Friday, September 28, 2012
Dallas movie The Mayor peeks in on senior citizen love
Sam Berger, 88, is The Mayor, a player and all around optimist.
The Mayor — Official Trailer
DALLAS Many people try to prevent the physical symptoms of aging with the use of cosmetics, surgery, and prescription drugs. Fear of this natural process perpetuates a whole industry of devoted to falsifying hair, skin, and energy to match the good old days of adolescence. But the residents at the Town Village North senior living center in North Dallas embrace their seniority, showing that age is a state of mind.
The documentary entitled The Mayor, playing September 30 at The Dallas Museum of Art as part of the 25th Dallas VideoFest, explores the subject of what people do when they get old. At first, the absolute normalcy of life at Town Village North is surprising as the tenants, most above 80-years-old, discuss companionship, love, and loss. From then on, the viewer is taken on an emotional rollercoaster ride that spans laughter, awkwardness, and tears.
The film opens with our main character, Sam Berger, also known as The Mayor around the complex. Though he’s not entirely sure how he earned that nickname, Berger supposes it’s because of the friendly and often nurturing essence by which he interacts with other residents, especially the women. At the ripe age of 88, Berger is a widow, single a second time after having outlived a girlfriend at Town Village North. He's currently in the throes of a relationship with a much younger woman. In his opinion, you’re never too old to stop chasing tail, though the physical aspects of a relationship have hardly anything to do with that attraction.
The documentary follows several other members of the Town Village North community, including the community gossip queen Cecelia Schwartz and her husband of 62 years, Ed. They openly discuss the prominent issues of body type, sexual desire, and gender roles in their relationship in front of the cameras with hilarity and modest embarrassment in their voices. The brash honesty between the two long-time lovers is astounding and encompasses the theme of the documentary: loneliness.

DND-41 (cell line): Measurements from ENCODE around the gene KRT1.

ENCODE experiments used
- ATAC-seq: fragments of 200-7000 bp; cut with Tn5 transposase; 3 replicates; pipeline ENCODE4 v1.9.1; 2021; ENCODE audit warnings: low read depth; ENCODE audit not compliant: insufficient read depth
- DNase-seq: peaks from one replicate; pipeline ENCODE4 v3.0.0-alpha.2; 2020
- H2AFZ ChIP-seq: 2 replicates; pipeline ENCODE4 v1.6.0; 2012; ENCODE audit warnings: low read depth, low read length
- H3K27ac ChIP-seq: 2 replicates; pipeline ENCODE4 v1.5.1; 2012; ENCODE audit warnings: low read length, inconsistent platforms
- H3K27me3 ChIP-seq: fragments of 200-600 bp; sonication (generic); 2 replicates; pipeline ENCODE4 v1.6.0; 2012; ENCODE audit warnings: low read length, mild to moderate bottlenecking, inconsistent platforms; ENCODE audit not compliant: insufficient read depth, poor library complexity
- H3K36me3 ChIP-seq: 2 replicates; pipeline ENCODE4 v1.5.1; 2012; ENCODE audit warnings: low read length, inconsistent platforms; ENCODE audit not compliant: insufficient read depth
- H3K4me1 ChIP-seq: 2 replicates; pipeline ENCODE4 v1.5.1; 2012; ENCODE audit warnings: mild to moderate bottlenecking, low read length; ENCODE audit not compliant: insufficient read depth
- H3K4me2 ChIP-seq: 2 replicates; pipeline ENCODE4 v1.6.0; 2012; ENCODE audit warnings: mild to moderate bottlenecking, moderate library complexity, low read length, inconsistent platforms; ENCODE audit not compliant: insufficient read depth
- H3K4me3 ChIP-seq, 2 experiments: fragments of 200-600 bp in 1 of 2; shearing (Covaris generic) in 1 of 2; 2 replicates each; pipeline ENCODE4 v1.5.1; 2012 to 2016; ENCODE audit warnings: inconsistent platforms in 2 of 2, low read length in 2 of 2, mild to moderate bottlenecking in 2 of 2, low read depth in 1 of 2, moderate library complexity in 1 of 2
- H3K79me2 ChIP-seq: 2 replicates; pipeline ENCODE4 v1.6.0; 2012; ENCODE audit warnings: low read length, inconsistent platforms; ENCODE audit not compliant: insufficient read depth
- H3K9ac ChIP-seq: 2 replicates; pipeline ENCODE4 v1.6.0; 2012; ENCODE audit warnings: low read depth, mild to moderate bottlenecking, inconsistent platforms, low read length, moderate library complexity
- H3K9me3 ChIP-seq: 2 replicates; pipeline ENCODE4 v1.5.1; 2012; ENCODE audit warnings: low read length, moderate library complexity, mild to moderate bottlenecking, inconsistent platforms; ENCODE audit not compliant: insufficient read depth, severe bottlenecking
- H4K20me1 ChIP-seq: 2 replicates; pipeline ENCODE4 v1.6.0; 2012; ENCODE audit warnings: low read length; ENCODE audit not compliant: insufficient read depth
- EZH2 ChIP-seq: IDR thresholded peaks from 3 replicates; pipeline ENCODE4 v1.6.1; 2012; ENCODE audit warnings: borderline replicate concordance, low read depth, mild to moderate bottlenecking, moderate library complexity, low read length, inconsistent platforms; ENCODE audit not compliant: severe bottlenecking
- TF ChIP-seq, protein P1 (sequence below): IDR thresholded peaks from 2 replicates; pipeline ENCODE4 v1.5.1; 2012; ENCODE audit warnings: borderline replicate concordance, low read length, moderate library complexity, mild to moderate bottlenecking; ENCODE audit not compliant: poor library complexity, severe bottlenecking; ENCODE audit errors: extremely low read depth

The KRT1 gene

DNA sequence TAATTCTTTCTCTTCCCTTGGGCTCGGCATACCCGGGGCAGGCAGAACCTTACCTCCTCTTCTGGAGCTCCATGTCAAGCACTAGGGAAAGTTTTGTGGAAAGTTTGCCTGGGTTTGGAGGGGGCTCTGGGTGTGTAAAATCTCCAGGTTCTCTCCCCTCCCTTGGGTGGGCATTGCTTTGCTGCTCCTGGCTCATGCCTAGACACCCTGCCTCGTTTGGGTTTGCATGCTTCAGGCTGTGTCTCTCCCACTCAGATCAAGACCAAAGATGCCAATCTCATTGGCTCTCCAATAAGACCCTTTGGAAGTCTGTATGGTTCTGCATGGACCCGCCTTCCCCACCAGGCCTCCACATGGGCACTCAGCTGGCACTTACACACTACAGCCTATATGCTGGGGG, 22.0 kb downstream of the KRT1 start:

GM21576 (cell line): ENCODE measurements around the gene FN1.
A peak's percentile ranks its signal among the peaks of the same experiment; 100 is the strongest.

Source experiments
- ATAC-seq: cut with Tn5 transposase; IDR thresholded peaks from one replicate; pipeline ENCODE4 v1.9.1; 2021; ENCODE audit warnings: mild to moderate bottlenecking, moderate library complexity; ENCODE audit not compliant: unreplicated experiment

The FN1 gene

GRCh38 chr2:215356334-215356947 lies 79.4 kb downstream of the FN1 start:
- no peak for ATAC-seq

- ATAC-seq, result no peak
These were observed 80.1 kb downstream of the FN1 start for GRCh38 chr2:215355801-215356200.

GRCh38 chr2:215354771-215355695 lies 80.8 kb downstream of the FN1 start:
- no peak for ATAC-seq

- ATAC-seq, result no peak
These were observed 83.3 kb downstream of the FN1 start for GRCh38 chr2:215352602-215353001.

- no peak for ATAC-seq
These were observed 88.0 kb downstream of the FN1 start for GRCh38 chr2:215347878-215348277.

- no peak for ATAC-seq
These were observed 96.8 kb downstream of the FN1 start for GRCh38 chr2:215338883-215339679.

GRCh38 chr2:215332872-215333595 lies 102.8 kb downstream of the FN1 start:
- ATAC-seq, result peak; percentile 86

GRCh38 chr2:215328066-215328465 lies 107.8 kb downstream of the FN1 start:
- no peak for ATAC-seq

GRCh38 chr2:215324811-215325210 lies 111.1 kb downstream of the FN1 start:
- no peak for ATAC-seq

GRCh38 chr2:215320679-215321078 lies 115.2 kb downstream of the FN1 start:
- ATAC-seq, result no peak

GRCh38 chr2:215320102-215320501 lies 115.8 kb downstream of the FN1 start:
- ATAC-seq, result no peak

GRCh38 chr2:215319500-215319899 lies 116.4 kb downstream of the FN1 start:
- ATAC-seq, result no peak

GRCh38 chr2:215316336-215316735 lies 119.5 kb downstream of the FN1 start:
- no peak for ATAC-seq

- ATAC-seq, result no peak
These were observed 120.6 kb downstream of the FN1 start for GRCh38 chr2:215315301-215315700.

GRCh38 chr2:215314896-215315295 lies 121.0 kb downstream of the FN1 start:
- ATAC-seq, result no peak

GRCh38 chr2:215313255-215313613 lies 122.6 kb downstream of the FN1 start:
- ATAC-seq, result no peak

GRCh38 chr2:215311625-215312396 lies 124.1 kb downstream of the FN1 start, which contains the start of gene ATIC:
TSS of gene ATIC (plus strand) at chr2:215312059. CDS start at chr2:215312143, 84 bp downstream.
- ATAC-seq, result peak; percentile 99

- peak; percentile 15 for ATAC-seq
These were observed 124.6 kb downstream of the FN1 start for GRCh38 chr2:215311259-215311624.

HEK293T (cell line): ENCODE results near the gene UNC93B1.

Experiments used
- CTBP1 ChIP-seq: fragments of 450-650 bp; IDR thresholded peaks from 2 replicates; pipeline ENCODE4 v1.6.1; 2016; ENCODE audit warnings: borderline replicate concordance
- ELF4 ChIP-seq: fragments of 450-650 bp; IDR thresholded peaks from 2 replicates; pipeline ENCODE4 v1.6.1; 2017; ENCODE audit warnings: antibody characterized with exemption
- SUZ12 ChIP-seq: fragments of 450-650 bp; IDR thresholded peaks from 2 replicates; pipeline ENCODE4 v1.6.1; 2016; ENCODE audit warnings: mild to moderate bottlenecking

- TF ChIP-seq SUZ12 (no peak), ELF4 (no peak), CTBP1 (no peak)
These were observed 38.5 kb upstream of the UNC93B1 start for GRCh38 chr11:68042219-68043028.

“People think when you get older, you don’t want anybody to love you or anything. That’s not so,” explains Dorothy June Wyll, a widow living at Town Village North who decided never to remarry. “Just ‘cause you’re older doesn’t mean you don’t want somebody to hug you or kiss you … Just ‘cause you’re older doesn’t mean you have to lay down and die.”
While The Mayor does not breach any sensitive or controversial issues, it takes some acclimation. Age is the great unknown — you can never understand what it is like to be older than you currently are — and watching it is mildly uncomfortable. This documentary forces the viewer to face the realities of growing saggy, incapable, and even mentally disconnected, all in a very self-reflexive way. It begs the question, What makes the ego get in the way of this natural life process?
You're sure to learn something in The Mayor. One memorable sequence follows the namesake character on his morning routine to groom and dress himself, which is accompanied by consistent heavy panting. Berger has to use a great deal of effort to raise his feet onto his knee to put on his socks and shoes, and expresses great frustration when he spills one of the many pill bottles he sifts through every day. At the end of it, you’d expect him to complain, but he doesn’t.
“I’m having a ball. It’s paradise for me,” Berger says. As it should be.
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